Haredim lots of haredim 521.
(photo credit: Marc Israel Sellem)
There is a wickedly funny a nd enormously sad piece of satire making the rounds
about a “Lithuanian” haredi father attempting to explain to his inquisitive
child the story of the Hasmoneans and their triumph over the Greeks. On the one
hand the Hasmoneans were staunch “Lithuanian haredim” who learned all day, while
on the other hand they apparently had weapons, organized an army that they
themselves led in actual warfare against the Greeks.
They also engaged in
commerce and agriculture, albeit always wearing only white shirts. And,
apparently, they wanted to establish an independent Jewish state in the Land of
Israel. The child realizes the enormous disconnect between the traditional story
of Hanukka and the Hasmoneans and what he has been taught at home, in school and
among his peers about the country and society he currently lives in.
father admits to himself the existence of this savage disconnect, but says one
may not state so publicly lest one be accused of being a Zionist.
as in all good satire, there exists more than a bit of exaggeration. But there
is no doubt that more than a kernel of truth also exists in this fictitious
conversation. The haredi world in the main, especially the “Lithuanian” branch
(which I identify myself as belonging to) has yet to come to grips with the
realities of today. It is still fighting the battle of the nineteenth century
against secular Zionism, a battle long ago ended and not relevant any longer in
today’s Jewish world.
Part of the problem is changing this mindset of
complete disconnect with reality. We have grown so comfortable over the past
centuries of Jewish life as being the persecuted victim that we are frightened
to shuck off that protective mantle. We see the world in black and white only –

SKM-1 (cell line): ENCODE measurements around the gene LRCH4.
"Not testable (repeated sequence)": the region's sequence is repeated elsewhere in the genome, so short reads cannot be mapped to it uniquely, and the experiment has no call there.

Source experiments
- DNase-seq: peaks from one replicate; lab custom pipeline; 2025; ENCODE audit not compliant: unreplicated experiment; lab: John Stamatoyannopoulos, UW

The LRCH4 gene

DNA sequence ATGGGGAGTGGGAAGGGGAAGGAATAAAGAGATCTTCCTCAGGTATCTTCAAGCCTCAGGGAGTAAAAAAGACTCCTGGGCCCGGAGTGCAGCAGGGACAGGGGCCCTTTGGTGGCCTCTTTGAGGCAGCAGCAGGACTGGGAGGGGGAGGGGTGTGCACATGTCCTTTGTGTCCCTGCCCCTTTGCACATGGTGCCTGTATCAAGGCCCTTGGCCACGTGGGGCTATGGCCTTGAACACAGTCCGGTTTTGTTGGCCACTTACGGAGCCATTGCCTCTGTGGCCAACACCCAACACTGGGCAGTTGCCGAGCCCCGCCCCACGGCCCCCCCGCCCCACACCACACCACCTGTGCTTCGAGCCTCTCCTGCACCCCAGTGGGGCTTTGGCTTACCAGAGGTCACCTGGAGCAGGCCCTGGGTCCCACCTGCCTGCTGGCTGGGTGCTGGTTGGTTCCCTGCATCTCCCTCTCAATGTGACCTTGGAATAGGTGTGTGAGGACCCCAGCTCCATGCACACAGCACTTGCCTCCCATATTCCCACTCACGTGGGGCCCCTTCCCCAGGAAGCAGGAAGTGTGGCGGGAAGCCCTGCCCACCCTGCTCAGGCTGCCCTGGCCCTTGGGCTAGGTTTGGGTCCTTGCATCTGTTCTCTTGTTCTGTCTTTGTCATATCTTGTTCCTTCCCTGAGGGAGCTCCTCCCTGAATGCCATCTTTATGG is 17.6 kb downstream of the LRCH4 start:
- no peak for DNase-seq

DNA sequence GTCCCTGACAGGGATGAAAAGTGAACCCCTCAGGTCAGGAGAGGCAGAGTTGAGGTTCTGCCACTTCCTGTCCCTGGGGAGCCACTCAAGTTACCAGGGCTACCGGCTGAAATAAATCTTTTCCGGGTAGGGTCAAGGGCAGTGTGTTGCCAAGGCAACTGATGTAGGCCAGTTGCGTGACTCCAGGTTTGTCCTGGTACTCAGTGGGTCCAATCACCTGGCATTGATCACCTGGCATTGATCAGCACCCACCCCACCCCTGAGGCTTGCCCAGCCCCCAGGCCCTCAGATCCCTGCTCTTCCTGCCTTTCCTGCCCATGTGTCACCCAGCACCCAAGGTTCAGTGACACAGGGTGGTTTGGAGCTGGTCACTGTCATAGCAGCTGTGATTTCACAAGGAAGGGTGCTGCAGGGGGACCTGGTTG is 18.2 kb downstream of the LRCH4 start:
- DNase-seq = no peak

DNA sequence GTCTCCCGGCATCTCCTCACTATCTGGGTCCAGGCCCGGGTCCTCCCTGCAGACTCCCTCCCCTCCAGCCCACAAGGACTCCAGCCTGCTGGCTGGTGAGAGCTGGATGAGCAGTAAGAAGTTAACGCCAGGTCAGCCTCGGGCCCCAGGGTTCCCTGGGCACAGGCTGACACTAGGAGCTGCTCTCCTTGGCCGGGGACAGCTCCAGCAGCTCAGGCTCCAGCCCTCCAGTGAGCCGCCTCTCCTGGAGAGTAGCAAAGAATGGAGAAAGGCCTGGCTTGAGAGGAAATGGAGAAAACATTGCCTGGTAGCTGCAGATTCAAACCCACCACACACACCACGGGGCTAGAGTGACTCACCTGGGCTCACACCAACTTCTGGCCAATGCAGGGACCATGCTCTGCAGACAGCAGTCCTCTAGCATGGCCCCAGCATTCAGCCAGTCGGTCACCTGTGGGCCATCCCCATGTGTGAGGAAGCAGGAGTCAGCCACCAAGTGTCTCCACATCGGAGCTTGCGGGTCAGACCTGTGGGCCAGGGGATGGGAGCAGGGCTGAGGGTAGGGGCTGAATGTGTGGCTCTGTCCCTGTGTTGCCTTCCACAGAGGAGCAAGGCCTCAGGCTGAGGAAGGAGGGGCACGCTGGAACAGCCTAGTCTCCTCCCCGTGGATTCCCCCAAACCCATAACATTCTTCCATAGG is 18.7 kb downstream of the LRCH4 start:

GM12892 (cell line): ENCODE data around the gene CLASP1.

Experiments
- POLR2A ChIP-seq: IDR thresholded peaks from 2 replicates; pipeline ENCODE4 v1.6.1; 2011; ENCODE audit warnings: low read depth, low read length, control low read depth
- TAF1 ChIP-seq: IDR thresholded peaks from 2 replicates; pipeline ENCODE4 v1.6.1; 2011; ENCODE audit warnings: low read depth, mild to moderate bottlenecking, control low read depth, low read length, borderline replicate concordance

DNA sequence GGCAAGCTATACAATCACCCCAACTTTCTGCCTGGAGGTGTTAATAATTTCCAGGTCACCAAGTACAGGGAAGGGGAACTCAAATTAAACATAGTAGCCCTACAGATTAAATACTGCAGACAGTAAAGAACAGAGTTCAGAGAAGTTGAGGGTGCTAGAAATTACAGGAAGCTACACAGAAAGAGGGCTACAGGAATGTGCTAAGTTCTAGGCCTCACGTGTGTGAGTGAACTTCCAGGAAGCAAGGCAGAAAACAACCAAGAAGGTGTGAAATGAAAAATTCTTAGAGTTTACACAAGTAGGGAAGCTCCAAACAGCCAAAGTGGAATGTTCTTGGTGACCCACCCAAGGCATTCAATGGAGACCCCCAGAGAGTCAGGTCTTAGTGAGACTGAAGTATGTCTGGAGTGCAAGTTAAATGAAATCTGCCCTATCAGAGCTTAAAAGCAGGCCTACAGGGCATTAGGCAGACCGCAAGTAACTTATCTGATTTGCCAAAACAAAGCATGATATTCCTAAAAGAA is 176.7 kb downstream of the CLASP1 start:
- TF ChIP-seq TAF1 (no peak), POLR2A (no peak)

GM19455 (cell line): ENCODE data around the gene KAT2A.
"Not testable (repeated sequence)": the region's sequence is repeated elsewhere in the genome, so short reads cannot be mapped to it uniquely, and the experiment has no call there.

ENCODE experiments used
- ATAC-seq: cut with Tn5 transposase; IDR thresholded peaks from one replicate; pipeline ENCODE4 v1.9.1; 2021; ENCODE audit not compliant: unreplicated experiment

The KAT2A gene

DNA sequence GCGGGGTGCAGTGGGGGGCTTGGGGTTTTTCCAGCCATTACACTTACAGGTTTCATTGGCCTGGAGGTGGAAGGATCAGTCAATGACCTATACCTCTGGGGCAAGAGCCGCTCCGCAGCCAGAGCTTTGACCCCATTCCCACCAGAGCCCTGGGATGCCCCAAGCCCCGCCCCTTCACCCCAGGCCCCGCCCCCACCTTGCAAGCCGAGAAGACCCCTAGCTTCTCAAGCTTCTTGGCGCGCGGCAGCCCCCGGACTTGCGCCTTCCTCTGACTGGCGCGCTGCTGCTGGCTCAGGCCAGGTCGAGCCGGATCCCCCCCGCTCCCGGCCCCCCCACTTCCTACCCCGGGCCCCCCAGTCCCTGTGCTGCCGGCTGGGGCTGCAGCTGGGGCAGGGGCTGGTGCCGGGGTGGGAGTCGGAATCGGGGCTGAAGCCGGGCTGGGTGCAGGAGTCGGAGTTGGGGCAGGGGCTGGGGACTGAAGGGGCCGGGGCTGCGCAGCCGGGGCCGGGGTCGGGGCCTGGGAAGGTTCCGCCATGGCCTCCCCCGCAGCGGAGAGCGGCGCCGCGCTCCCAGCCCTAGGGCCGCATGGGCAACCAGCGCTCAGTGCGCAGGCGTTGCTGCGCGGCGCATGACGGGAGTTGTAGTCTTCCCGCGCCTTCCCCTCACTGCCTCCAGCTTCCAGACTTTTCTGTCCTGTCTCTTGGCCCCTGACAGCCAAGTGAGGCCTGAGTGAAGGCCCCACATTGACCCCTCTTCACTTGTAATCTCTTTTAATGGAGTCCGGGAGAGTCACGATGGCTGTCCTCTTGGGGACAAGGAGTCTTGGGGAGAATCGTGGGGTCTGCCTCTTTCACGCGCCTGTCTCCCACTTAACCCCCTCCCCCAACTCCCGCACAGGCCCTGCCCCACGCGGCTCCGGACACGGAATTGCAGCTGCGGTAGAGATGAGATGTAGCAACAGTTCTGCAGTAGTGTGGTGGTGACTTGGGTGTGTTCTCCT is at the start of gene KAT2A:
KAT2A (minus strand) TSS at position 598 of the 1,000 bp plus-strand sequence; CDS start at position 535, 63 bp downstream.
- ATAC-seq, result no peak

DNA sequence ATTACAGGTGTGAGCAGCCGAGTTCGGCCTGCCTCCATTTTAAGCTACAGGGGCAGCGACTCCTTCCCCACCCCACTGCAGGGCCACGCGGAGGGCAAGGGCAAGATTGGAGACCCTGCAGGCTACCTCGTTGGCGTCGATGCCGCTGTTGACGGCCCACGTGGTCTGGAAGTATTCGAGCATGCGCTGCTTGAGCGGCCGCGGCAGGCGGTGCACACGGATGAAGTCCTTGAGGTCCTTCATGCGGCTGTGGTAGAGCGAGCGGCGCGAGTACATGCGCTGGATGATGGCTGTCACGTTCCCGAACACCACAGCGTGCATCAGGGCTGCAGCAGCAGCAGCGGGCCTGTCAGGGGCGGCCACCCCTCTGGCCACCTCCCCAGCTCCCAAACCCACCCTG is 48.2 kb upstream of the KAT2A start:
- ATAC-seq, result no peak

the good guys and the villains. There is no room for nuance or moderation in
such a worldview.
If we are involved in rabbinic scandal, financial
misdeeds, abusive physical and sexual behavior, violence against police, corrupt
elections (and those elected thereby) and are caught by the authorities for so
doing, the immediate knee-jerk reaction is that we are being persecuted because
of our religious practices, different dress, traditional lifestyle and distinct
Somehow we have forgotten that idleness, poverty and a
persecution complex all are, in the long run, self-destructive.
were the conditions that secularized much of Ashkenazi Jewry over the past three
centuries. Eventually a system built on declining governmental welfare
allotments and unending charity from others – a system decried by Maimonides and
other great rabbinic sages and religious leaders throughout the ages – is a
Ponzi scheme that inexorably will collapse of its own weight.
And we are
ill served by religious political leaders and the handlers of old and revered
great Torah scholars who, for purposes I have never really understood, oppose
any change of the current miserable status quo. And, there is never any plan
advanced to help rescue their adherents from the deepening abyss of poverty and
So, a little clever satire can be a good thing for us.
A good look at the absurdity of some of our societal practices, at the
disconnect with reality, at an educational system that impoverishes its students
for life and stifles creativity and different opinions can only help us in the
long run to advance the cause of Torah in Israel and in the Diaspora! A
middle-aged person recently came to see me before embarking on a trip to the
United States to raise money to pay crushing debts accumulated over the years
that he has not worked. The irony is that he graduated university and as a
qualified engineer is easily employable.
So when I asked him why he
doesn’t go to work instead of undergoing the humiliation of canvassing for
charity door to door in the American winter for a month, much of it given
begrudgingly, I sighed deeply at his answer: “I have daughters to marry off and
the husbands they want to marry will not accept daughters of someone who is
working!” I wanted to answer him harshly: “But they will accept daughters of
someone who begs others for charity?!” However, I bit my tongue and wished him
success (?) on his journey. I was impotently outraged all day at how this type
of mindset has corrupted such a wonderful people.
Perhaps we need more
satire to have the truth of the situation sink into our society.
The author is a rabbi, and the founder and director of the Destiny
Foundation since 1996. For over 25 years, he has been identified with the
popularization of Jewish history through his more than 1,000 lectures heard
He blogs at www.rabbiwein.com